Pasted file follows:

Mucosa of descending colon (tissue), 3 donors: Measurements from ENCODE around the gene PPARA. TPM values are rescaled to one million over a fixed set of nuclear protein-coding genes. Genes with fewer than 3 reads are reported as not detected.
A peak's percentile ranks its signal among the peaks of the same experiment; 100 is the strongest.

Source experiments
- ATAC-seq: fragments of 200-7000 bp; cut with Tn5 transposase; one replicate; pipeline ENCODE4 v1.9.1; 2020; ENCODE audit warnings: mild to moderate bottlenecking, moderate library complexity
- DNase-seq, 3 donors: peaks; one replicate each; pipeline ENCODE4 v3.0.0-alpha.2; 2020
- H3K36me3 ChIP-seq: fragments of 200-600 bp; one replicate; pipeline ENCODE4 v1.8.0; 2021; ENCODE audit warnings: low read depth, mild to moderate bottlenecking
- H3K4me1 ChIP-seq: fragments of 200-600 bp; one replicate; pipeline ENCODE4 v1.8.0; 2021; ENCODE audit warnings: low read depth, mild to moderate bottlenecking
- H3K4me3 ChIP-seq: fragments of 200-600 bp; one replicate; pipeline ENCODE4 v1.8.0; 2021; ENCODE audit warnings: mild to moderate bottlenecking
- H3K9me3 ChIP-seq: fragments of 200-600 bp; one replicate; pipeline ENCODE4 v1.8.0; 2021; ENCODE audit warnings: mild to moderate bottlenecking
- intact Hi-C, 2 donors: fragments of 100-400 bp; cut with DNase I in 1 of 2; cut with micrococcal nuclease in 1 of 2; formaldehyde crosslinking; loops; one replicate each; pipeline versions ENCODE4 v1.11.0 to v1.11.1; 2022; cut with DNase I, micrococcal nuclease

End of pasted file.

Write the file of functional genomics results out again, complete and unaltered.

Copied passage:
Mucosa of descending colon (tissue), 3 donors: Measurements from ENCODE around the gene PPARA. TPM values are rescaled to one million over a fixed set of nuclear protein-coding genes. Genes with fewer than 3 reads are reported as not detected.
A peak's percentile ranks its signal among the peaks of the same experiment; 100 is the strongest.

Source experiments
- ATAC-seq: fragments of 200-7000 bp; cut with Tn5 transposase; one replicate; pipeline ENCODE4 v1.9.1; 2020; ENCODE audit warnings: mild to moderate bottlenecking, moderate library complexity
- DNase-seq, 3 donors: peaks; one replicate each; pipeline ENCODE4 v3.0.0-alpha.2; 2020
- H3K36me3 ChIP-seq: fragments of 200-600 bp; one replicate; pipeline ENCODE4 v1.8.0; 2021; ENCODE audit warnings: low read depth, mild to moderate bottlenecking
- H3K4me1 ChIP-seq: fragments of 200-600 bp; one replicate; pipeline ENCODE4 v1.8.0; 2021; ENCODE audit warnings: low read depth, mild to moderate bottlenecking
- H3K4me3 ChIP-seq: fragments of 200-600 bp; one replicate; pipeline ENCODE4 v1.8.0; 2021; ENCODE audit warnings: mild to moderate bottlenecking
- H3K9me3 ChIP-seq: fragments of 200-600 bp; one replicate; pipeline ENCODE4 v1.8.0; 2021; ENCODE audit warnings: mild to moderate bottlenecking
- intact Hi-C, 2 donors: fragments of 100-400 bp; cut with DNase I in 1 of 2; cut with micrococcal nuclease in 1 of 2; formaldehyde crosslinking; loops; one replicate each; pipeline versions ENCODE4 v1.11.0 to v1.11.1; 2022; cut with DNase I, micrococcal nuclease